Bim Kerbler is a Junior Associate in the Office of Official Optimism, Division “C” (Quotations) Unit 42 (Inspiration) sub-sector twenty-nine (Cats). His particular area of assumed expertise is words.
I HAD JUST finished reading the New York Times article “Republicans Reconsider Positions on Immigration” when confirmation of President Obama’s Florida victory arrived. Had more Republicans heeded the advice of Florida’s Jeb Bush, this article, and the contest it describes, might have concluded differently. Having absorbed this uncontroversial bit of information, Republicans are at last coming around to the Bush and company point-of-view, which ten years ago was summarized as “The Big Tent” and the Party of Lincoln, and whose current mantra is the phrase path to citizenship.
I‘VE TAKEN IN all the US presidential and vice-presidential debates. Over the years these have become highly rehearsed and scripted affairs, meticulously polished and doubtless focus group vetted and — well, who knows what else the candidates do these days. Computer modelling, maybe. Virtual reality simulations. Testing on non-human animals. I wouldn’t be surprised to hear that media experts and pollsters and psychics are also consulted. The result of all this engineering is debate not unlike processed food: enjoyable, but who knows what’s really in it.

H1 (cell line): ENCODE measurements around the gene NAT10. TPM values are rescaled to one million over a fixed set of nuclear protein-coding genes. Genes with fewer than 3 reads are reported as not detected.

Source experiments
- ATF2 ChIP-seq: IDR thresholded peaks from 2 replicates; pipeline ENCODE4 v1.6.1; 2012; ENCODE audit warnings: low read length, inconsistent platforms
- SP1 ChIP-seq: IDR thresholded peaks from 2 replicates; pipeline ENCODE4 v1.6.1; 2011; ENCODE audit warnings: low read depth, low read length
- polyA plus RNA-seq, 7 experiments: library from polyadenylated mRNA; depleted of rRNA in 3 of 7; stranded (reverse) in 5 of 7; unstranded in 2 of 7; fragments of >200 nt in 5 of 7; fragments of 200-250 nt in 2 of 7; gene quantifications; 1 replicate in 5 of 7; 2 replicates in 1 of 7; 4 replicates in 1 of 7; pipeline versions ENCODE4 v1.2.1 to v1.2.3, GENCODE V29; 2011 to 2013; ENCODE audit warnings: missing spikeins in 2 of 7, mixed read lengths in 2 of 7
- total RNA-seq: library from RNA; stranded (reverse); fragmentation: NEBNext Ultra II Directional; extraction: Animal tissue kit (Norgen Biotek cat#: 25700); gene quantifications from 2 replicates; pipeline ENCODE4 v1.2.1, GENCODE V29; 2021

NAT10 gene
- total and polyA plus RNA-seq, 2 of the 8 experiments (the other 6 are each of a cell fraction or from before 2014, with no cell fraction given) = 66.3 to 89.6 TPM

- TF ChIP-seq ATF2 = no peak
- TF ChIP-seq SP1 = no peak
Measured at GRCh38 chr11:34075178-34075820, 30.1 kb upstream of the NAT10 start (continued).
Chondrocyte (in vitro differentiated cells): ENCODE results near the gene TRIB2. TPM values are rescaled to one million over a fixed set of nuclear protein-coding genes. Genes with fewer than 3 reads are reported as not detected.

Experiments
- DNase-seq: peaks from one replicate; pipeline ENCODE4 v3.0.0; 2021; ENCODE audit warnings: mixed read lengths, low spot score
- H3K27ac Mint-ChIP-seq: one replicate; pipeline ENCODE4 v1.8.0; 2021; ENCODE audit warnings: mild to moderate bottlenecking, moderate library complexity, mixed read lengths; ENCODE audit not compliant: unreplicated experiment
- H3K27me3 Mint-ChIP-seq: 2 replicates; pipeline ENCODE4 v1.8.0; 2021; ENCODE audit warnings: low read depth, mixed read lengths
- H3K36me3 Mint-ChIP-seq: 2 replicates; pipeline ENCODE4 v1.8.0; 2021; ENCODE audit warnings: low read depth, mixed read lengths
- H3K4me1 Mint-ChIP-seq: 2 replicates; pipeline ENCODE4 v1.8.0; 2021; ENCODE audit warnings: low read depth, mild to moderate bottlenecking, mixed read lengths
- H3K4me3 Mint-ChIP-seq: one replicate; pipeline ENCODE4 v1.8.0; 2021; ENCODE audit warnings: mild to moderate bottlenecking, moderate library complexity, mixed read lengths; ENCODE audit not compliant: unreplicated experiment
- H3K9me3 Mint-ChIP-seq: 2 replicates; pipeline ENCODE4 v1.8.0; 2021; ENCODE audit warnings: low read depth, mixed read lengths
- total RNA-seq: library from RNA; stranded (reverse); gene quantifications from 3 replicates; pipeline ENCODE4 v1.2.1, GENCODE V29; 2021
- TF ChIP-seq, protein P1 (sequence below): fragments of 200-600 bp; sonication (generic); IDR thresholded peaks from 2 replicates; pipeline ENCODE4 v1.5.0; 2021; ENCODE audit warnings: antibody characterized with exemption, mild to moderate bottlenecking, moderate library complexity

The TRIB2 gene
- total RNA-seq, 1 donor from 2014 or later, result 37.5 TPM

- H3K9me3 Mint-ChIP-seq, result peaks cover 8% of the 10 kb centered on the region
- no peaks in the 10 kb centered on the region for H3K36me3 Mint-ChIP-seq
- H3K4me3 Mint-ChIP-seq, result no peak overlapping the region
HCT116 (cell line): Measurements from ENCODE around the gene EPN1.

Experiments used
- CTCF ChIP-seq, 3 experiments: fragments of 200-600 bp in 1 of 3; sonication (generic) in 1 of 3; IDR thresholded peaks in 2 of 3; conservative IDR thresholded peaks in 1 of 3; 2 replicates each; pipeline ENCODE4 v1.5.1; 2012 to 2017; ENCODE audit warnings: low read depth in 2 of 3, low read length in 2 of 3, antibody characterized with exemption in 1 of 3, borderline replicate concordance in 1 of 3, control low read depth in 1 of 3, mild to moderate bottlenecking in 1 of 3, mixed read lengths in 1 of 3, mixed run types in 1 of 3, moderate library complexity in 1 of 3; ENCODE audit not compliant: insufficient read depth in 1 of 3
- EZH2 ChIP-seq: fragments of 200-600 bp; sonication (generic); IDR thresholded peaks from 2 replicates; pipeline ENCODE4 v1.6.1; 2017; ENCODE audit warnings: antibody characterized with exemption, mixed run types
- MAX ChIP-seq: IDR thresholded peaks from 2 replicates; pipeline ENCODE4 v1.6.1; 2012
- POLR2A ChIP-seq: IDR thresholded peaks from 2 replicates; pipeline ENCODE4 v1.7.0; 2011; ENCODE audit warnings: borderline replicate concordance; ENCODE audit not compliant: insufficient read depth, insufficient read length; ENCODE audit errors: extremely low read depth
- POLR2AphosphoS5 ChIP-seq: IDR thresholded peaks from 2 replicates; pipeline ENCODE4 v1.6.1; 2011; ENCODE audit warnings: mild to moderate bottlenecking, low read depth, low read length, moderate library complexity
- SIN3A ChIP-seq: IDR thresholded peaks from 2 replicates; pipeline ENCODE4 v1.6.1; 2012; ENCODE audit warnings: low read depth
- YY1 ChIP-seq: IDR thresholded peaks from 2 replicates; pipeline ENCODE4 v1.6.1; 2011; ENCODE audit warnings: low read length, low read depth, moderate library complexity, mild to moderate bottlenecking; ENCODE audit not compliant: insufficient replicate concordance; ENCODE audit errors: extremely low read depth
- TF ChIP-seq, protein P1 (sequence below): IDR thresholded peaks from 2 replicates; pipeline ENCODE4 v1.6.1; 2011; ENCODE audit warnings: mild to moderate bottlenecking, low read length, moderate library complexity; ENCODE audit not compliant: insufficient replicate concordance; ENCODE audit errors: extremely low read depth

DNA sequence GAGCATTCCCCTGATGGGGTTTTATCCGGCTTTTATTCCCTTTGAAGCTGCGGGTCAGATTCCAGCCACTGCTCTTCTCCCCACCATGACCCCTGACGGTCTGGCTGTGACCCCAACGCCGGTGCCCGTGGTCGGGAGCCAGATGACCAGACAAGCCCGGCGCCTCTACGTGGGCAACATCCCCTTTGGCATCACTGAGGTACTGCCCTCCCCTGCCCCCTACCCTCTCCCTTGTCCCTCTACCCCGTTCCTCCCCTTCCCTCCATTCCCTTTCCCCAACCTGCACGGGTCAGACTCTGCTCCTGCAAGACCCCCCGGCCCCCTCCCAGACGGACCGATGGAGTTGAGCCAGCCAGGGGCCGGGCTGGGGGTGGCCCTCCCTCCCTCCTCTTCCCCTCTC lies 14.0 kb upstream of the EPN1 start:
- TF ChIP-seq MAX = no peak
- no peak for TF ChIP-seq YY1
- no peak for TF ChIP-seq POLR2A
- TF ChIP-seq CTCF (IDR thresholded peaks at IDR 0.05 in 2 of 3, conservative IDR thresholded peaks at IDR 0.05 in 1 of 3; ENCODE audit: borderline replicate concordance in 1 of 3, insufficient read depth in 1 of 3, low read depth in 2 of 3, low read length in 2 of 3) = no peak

I WAS AT the infamous Portage and Main intersection of Winnipeg when I learned yesterday of US President Barack Obama’s disingenuous move to decline the Keystone XL pipeline proposal. Standing in the open air of that corner on a January morning, my only resolve was to get out of the elements and into some environment under the influence of burning fossil fuel. A current project of our species however must be to find alternatives not only to the organic muck, but this other muck of the propagandist in which we are all now thickly coated.
IF YOU are at or under the age of forty-two, Moammar Gaddafi has presided over Libya the full span of your life. This factoid must certainly describe the majority of Libyans, most of whom have never known of life under another dispensation, let alone had the opportunity to choose something or even just someone different. Now that is about to change.